Wednesday, May 4, 2016

Jose Quiroz on the witness stand during teen murder trial in Goshen Wendesday August 21, 2013. (Sketch supplied by WNDU/Eric Walton) (AP)

Levi Sparks, Blake Layman and Anthony Sharp listen to a witness during their trail for murder in Goshen August 22_2013. (Sketch supplied by WNDU/Eric Walton) (AP)

Jose Quiroz 10/5/2012 (Photo Supplied) (PHOTO SUPPLIED)
Teen sentenced for murder testifies in joint trial for three others
Posted on Aug. 21, 2013 at 1:00 a.m.

GOSHEN — Things took a dramatic turn on the third day of a felony murder trial for three Elkhart teens when one of the witnesses became uncooperative during his testimony.

Wednesday, Aug. 21, was the third day of a joint trial for Blake Layman, 17; Levi Sparks, 18; and Anthony Sharp, 19.

The three teens are accused of being responsible for the death of Danzele Johnson, 21, who was shot during a deadly attempted burglary at 1919 Frances Ave.

Jose Quiroz, who pleaded guilty to felony murder in November for his involvement in the attempted burglary, was called to testify.

Quiroz, 17, was sentenced in December to 45 years in prison and 10 years on probation as an agreement for his plea.

During his plea hearing he told the court that Layman, Sparks and himself were sitting outside his house Oct. 3, 2012, identifying potential houses to break into.

Quiroz specifically said Sparks knocked on a few doors along Frances Avenue before deciding to break into 1919 Frances Ave. and that Sparks later acted as a lookout for the others.

Quiroz also said the three called Johnson and Sharp for assistance in getting into the house.

But he gave very different statements in court Wednesday. When chief prosecuting attorney Vicki Becker began examination, Quiroz took the Fifth Amendment on several questions.

Three minutes into testimony, and seeing that Quiroz would continue to be uncooperative, Judge Terry Shewmaker sent the jury out on recess.

The court had to hear testimony while the jury was gone to ensure nothing that would compromise the trial was mentioned in front of them.

When the jury came back, Becker requested Quiroz be treated as a hostile witness. When a witness is declared hostile, the prosecuting attorney is allowed to ask more specific questions leading to an answer.

Quiroz claimed he did not recall giving any statements during his plea hearing.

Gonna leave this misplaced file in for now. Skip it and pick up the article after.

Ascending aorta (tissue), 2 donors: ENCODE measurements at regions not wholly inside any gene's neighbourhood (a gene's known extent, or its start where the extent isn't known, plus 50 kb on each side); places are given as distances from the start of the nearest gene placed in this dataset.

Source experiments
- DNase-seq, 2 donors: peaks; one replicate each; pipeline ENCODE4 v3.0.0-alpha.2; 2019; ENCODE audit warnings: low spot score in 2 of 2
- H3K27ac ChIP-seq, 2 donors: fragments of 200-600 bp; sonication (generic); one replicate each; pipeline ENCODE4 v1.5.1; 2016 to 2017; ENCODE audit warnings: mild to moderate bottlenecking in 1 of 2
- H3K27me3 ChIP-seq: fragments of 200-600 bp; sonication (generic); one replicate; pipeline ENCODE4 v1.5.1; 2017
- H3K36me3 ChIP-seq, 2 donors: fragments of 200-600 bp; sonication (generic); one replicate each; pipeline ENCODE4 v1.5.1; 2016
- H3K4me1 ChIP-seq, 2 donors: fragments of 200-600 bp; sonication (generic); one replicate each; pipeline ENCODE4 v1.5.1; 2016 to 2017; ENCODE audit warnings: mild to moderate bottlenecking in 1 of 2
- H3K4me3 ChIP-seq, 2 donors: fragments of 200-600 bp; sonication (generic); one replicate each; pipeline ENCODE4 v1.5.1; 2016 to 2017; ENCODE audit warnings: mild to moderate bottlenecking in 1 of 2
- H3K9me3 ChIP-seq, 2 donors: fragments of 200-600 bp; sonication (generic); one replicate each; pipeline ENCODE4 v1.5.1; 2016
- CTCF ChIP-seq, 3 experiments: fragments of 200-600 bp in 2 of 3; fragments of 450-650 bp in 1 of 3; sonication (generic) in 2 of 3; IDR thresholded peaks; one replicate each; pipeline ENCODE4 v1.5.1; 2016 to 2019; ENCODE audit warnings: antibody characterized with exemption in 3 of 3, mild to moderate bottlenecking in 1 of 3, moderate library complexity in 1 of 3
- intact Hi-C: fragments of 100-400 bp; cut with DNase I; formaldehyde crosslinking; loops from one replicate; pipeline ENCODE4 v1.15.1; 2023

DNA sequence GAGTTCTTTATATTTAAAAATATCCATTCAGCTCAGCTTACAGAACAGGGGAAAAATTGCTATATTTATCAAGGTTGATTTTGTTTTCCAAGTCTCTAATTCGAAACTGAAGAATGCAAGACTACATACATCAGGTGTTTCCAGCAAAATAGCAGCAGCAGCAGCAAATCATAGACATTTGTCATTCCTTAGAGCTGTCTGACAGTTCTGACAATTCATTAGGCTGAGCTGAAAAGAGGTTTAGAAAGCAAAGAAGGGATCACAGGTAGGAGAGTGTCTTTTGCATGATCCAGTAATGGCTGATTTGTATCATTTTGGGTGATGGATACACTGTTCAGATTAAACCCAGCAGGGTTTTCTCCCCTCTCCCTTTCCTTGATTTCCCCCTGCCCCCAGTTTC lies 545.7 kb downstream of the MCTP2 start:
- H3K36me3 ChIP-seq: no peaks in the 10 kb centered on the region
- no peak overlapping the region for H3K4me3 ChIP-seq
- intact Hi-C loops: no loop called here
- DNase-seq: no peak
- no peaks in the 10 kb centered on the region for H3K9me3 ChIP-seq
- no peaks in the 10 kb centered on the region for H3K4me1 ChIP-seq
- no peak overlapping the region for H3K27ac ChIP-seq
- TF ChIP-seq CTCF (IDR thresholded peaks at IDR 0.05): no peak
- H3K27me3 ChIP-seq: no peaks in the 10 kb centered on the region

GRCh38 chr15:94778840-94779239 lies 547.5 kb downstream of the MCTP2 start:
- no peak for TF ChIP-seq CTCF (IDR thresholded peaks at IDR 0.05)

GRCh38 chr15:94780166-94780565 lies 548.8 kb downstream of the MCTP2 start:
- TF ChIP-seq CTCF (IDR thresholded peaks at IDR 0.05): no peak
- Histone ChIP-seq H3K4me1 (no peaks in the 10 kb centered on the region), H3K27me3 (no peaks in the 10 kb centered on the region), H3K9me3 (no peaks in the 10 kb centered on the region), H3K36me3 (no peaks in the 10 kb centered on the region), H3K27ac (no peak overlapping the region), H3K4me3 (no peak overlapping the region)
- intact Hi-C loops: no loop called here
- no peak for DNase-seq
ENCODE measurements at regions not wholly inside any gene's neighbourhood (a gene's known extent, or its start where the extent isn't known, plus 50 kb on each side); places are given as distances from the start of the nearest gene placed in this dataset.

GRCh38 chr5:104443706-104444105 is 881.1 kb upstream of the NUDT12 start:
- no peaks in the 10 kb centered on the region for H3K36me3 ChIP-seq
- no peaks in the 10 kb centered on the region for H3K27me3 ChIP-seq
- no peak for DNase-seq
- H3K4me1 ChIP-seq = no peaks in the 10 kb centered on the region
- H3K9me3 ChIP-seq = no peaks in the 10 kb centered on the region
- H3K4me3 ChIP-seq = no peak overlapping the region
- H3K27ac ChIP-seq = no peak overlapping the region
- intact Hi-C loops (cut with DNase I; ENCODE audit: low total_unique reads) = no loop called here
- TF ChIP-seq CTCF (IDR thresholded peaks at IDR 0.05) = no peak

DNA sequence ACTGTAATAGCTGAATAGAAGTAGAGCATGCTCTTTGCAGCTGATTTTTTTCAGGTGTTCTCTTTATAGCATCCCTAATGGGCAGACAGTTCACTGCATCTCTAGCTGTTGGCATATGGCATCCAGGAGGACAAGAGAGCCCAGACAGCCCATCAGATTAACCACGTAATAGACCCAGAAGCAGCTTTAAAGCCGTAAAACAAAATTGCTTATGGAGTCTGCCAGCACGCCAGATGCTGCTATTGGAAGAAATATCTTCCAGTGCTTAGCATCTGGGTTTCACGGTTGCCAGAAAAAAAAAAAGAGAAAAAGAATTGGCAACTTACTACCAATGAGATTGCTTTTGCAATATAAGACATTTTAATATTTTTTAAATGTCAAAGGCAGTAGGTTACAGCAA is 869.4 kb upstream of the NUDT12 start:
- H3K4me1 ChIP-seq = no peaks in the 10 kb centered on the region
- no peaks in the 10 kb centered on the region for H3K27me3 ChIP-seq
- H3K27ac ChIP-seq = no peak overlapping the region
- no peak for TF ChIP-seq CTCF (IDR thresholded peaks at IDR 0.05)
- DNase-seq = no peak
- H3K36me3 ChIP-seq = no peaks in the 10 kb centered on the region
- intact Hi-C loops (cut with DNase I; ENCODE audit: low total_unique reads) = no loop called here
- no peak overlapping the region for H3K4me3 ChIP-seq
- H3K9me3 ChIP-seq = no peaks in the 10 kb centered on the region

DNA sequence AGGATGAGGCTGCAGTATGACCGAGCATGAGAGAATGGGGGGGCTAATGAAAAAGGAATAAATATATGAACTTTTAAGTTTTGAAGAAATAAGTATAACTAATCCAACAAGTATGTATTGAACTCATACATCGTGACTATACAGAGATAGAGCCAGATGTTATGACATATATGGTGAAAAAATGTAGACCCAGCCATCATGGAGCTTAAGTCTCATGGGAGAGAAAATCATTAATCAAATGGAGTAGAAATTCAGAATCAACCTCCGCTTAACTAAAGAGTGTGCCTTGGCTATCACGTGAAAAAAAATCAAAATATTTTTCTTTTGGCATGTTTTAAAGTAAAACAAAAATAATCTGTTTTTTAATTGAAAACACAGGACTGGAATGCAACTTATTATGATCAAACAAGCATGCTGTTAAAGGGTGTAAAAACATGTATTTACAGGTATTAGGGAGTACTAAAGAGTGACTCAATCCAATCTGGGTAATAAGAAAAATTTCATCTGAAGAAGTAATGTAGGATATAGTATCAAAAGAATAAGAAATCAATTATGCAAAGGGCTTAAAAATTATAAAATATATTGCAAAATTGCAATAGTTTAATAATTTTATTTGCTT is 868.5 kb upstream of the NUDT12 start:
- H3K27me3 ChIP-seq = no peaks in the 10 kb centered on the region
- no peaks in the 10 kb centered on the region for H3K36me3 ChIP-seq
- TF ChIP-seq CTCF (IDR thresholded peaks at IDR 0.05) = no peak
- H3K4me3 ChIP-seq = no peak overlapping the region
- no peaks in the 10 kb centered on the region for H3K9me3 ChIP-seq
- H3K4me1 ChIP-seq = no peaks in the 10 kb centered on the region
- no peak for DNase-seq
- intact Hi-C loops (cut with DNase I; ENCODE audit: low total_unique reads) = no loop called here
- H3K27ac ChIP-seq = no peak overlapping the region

Becker introduced Quiroz’s plea bargain and the transcript from the plea hearing as evidence.

Quiroz then said he lied to police when he was initially interrogated and that he lied again to gain a plea bargain.

He added that he was under the influence of several narcotics the day he was arrested.

The defense attorneys encouraged Quiroz’s answers.

“You were the prosecutors’ star witness but you lied to them, didn’t you?” asked Vincent Campiti, Sparks’ attorney.

Quiroz gave a vague account of what happened the afternoon of Oct. 3. He told the court he was the one who knocked on several doors down the street before breaking into 1919 Frances Ave.

Quiroz also said he kicked in the door of the residence and that the only other memories he had of that day were seeing Johnson die in his arms inside 1919 Frances Ave. and being chased by two police officers.

He said Sparks and Sharp were not involved in the incident.

When asked by Campiti, Quiroz told the jury he was threatened by his attorney at the time, Peter Todd, as well as Becker, into pleading guilty to felony murder. He said Todd threatened him with a longer sentence if Quiroz did not cooperate.

After Quiroz testified, Becker called for Todd as a witness.

Todd was asked if he threatened Quiroz with a longer sentence if Quiroz didn’t cooperate. Todd told the jury he talked with Quiroz and gave him the range of penalties he could face. Quiroz had immediately told Todd he didn’t want to go to trial. In talking with Becker, Todd said they had reached a deal, and that he immediately notified Quiroz of the opportunity to get a plea bargain.

“I never threaten any of my clients,” Todd said. “I never even tell my clients what to do.”

Todd said he never let his client talk with a prosecuting attorney alone and that Becker and himself both met with Quiroz twice: Once when they talked about the potential plea bargain, and then again during Quiroz’s plea hearing.

When Campiti questioned Todd’s honesty the judge interfered. Campiti apologized to Todd before moving on with the testimony.

Quiroz and Todd’s testimony took up most of the day, but other witnesses were called to testify.

Among them were Carol Black, a school bus driver who was driving around the area of Frances Ave. the afternoon of Oct. 3, and April McKeown, a teacher affiliated with Concord High School who knew Sharp at the time of the attempted burglary.

Detective Rich Brewton, Capt. Kris Seymore and Detective John Mohan also testified Wednesday with more information about their investigation.

Testimony will continue Thursday at 9 a.m., and will include Lt. Peter Svetanoff, a paramedic from the Elkhart Fire Department, and Rodney Scott, the homeowner who shot Johnson.


Blake Layman, 17; Levi Sparks, 18; and Anthony Sharp, 19, are charged with felony murder and face a sentence of up to 65 years in prison if convicted.

On Oct. 3, 2012, a group of five people attempted to burglarize a residence at 1919 Frances Ave. The homeowner shot and killed 21-year-old Danzele Johnson, one of the members of the group.

The fifth person of the group, Jose Quiroz, pleaded guilty to felony murder and was sentenced to 45 years in prison.

Layman is represented by Mark Doty, private counsel, of Elkhart; Sparks, by Vincent Campiti, private counsel, of South Bend; and Sharp, by Jeff Majerek, of the public defender’s office of Elkhart County.